Real World Play: How I use Montessori Philosophy at Home
Every parent has received toys as gifts or has bought gifts for their kiddos in high hopes that they would love to play with them endlessly only to have your dreams slashed when they choose the box as their new form of entertainment—or in our case rolling around on the packing paper laughing hysterically. (I may or may not have joined in because it was actually pretty fun!)
So why do we spend so much money on toys when our children seem to be drawn to the simple everyday items? Full disclosure: our kids are fortunate to have toys that I have been rotating since day one. It wasn’t until I decided to put my son into part time day care that I became aware of all the different ways to teach our little ones. I then went down the internet rabbit hole Googling all the different types of day care.
After a mini moment of overwhelming thoughts, I centered and focused on my child’s personality. He loves being outdoors, he loves helping me clean/cook/do chores (for now), he also is a very independent learner. To this day, Leo loves playing with others but loves just as much to go off by himself and play or read alone. Ideally, it was my hope to put my child somewhere that I knew he would thrive—especially because this was his first experience being away from me.
As a family, we have always had certain values when it comes to education. We value education but know that people learn in many different ways. We want our children to be empowered and have the confidence to make their own decisions, to ask questions, and to not be afraid to fail. We also have a united front on television—we have one, we use it when we are desperate for a break but it is normally off throughout the day. Our kids know how to use a tablet but that tablet is only used on long trips or if Mama has a deadline and the apparent full moon has transformed her offspring into ravenous tantrum tornadoes.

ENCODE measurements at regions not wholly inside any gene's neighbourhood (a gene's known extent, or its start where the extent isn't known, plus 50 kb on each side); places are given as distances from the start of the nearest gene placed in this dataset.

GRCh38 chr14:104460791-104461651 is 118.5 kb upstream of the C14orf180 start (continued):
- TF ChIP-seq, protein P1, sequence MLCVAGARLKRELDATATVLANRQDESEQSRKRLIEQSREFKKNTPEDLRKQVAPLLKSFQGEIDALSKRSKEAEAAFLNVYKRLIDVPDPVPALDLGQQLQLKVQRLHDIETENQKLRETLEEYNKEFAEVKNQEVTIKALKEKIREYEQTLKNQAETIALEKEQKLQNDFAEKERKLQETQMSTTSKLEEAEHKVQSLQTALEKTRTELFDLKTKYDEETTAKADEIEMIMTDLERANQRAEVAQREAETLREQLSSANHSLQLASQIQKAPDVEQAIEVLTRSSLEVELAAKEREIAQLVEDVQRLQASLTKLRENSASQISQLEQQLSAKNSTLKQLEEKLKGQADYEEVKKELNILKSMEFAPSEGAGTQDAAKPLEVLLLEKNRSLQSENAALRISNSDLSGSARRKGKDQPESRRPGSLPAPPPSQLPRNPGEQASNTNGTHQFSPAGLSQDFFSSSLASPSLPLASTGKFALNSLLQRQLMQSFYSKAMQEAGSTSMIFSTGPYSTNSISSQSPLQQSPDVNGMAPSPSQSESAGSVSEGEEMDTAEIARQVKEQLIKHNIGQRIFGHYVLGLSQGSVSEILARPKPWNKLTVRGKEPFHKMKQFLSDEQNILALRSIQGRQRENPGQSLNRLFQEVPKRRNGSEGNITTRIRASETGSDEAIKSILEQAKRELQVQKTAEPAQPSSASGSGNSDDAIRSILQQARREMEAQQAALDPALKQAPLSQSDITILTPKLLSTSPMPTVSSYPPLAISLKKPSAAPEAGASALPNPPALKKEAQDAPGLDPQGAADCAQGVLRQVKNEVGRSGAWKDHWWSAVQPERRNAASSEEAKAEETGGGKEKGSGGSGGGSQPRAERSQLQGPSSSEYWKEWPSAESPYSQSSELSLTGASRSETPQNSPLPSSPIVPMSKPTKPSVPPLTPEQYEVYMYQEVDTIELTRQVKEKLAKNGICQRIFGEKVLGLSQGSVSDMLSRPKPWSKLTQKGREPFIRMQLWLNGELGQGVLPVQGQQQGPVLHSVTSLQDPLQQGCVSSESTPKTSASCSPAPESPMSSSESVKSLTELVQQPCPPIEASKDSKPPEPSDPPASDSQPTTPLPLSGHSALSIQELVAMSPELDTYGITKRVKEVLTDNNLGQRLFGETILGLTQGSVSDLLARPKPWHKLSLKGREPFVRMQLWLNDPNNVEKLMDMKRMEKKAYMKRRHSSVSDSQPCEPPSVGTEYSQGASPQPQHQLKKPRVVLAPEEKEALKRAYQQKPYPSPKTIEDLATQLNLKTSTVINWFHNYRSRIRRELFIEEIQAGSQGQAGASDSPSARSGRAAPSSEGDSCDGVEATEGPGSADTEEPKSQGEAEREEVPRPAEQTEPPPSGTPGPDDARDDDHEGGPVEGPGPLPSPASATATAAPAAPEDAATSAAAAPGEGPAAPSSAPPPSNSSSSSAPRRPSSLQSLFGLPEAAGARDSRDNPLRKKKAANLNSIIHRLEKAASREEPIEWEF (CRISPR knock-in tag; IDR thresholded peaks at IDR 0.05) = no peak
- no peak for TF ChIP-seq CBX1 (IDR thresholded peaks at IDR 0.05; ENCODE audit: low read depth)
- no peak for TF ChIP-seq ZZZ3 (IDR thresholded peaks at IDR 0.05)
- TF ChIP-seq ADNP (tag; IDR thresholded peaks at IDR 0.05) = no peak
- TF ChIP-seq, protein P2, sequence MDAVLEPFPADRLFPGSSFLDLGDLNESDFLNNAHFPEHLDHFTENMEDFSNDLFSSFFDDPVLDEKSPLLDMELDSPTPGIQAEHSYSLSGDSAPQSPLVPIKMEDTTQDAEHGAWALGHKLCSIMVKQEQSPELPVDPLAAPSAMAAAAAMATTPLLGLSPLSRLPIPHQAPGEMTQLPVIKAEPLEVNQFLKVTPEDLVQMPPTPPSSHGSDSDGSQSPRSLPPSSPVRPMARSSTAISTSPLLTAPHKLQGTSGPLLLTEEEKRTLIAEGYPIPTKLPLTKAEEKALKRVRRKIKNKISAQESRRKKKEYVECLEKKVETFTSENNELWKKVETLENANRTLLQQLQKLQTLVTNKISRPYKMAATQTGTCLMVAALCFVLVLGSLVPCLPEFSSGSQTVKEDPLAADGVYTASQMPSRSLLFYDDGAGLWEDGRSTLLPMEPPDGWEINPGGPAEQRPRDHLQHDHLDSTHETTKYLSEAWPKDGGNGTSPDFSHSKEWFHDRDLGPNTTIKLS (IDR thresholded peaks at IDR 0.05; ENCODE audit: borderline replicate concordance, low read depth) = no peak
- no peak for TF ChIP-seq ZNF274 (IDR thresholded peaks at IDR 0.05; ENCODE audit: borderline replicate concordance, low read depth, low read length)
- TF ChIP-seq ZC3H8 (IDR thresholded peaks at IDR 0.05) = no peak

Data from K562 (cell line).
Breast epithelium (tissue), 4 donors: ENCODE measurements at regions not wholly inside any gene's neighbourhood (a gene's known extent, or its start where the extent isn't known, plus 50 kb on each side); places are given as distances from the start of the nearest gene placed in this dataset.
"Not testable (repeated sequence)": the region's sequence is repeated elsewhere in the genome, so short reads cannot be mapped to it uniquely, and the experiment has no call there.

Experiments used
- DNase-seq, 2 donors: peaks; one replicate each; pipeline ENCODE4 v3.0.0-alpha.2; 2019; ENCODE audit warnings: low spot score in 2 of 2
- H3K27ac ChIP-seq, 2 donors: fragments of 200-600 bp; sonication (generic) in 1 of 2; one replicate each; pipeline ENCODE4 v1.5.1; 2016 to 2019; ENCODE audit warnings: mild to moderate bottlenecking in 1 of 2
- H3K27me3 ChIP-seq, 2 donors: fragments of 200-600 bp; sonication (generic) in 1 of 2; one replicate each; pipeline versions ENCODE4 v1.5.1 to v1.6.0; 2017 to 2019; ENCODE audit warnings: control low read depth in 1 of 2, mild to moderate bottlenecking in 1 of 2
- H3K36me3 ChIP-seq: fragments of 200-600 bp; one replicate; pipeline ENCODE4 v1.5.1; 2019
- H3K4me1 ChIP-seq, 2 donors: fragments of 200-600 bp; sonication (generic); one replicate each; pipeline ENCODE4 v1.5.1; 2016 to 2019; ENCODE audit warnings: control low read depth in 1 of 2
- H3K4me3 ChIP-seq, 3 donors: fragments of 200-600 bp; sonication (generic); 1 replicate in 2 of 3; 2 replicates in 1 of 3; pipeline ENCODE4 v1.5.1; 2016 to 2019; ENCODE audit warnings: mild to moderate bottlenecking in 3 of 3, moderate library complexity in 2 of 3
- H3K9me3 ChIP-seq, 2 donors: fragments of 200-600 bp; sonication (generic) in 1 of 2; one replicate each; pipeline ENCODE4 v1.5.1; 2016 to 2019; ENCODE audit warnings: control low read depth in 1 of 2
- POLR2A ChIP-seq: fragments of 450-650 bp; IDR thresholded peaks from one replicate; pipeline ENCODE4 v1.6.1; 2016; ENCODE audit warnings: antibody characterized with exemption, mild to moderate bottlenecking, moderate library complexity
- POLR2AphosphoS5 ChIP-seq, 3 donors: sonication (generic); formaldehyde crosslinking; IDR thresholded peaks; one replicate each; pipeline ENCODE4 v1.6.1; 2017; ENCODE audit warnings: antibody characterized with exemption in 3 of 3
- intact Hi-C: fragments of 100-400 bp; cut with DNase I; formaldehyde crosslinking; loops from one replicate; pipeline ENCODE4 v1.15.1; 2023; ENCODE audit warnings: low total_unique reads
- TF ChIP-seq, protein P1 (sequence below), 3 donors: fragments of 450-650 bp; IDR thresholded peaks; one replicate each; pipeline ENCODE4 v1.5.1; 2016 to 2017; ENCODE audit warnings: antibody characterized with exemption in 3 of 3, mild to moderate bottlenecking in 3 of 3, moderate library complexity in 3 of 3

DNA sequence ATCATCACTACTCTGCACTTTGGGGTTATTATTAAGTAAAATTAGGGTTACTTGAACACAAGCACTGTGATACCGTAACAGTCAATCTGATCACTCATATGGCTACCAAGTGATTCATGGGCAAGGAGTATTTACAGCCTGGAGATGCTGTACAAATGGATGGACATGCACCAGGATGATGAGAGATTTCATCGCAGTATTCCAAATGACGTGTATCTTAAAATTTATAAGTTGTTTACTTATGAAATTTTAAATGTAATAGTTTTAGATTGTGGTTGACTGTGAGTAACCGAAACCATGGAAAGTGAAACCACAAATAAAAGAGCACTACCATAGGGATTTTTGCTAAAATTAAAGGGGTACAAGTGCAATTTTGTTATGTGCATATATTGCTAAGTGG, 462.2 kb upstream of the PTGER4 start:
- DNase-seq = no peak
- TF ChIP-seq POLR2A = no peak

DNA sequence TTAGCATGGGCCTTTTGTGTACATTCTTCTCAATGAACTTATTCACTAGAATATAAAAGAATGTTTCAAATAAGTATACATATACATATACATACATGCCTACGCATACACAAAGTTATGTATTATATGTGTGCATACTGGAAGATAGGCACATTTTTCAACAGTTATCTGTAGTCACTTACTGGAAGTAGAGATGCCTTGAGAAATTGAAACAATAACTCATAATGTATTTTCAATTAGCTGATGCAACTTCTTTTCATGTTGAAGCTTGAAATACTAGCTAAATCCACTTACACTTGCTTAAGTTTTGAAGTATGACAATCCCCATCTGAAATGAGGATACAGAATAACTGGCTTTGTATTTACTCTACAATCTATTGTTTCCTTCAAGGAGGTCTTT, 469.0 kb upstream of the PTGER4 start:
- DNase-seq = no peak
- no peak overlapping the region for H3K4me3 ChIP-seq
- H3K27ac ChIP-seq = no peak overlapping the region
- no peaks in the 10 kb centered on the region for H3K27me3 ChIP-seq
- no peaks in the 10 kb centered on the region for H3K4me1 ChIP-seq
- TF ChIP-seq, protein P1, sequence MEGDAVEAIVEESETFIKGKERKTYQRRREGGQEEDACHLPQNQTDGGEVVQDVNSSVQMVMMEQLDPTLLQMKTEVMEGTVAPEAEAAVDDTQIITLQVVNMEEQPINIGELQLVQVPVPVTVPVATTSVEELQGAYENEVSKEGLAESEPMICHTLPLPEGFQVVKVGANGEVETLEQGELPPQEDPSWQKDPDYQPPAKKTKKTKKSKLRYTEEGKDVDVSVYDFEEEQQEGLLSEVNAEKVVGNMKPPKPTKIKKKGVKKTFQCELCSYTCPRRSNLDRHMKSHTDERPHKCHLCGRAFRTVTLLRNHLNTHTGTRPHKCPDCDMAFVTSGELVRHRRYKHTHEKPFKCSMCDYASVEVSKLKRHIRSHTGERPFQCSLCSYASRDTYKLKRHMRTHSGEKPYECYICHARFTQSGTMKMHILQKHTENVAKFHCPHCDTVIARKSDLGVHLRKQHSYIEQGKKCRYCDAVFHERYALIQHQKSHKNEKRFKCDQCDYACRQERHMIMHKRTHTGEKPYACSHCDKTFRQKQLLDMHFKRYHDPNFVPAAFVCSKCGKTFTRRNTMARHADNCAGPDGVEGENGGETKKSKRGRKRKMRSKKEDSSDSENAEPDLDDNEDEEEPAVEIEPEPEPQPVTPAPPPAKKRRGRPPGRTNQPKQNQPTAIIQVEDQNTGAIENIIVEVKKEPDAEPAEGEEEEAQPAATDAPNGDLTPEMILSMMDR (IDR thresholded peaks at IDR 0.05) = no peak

After hours of research—mainly online reviews from moms in the immediate area—one program stood out to me: Montessori. The Montessori method of teaching is a view of the child as one who is naturally eager for knowledge and capable of initiating learning in a supportive, thoughtfully prepared learning environment. It is an approach that values the human spirit and the development of the whole child—physical, social, emotional, cognitive. This is a very independent way of learning and both of my kiddos have shown on a daily basis that they prefer independent play.
I was so thrilled to have been able to send our son to Sandwich Montessori School in Sandwich, MA. We only sent him for half a year mostly part time but didn’t regret it! The staff was very supportive of our family situation and Leo truly excelled. There are many Montessori things that we adopted in our own home now that we have PCS’d but the one that both kiddos love is mirror play! When researching Montessori, I would constantly see this mirror placed low enough for babies and toddlers alike. It wasn’t until I actually toured a Montessori school that I realized these toddlers loved to use a spray bottle filled with water and a sponge or cloth to clean the mirror! What a fun idea that also helps develop motor skills and teaches kiddos real world responsibility!
You can most certainly go online and purchase authentic Montessori toys and gadgets. I on the other hand chose to purchase a regular mirror, dollar store spray bottle and an old rag or sponge. Another fun and inexpensive Montessori inspired toy is taking an old coffee can and some clothes pins. Place the clothes pins on the rim of the coffee can and show your kiddo how to take them off and place them back on the edge. This has kept my children busy for a good 45 mins and the concentration these toddlers are able to use will astound you! I would love to hear your busy projects for toddlers. Comment below and I will respond!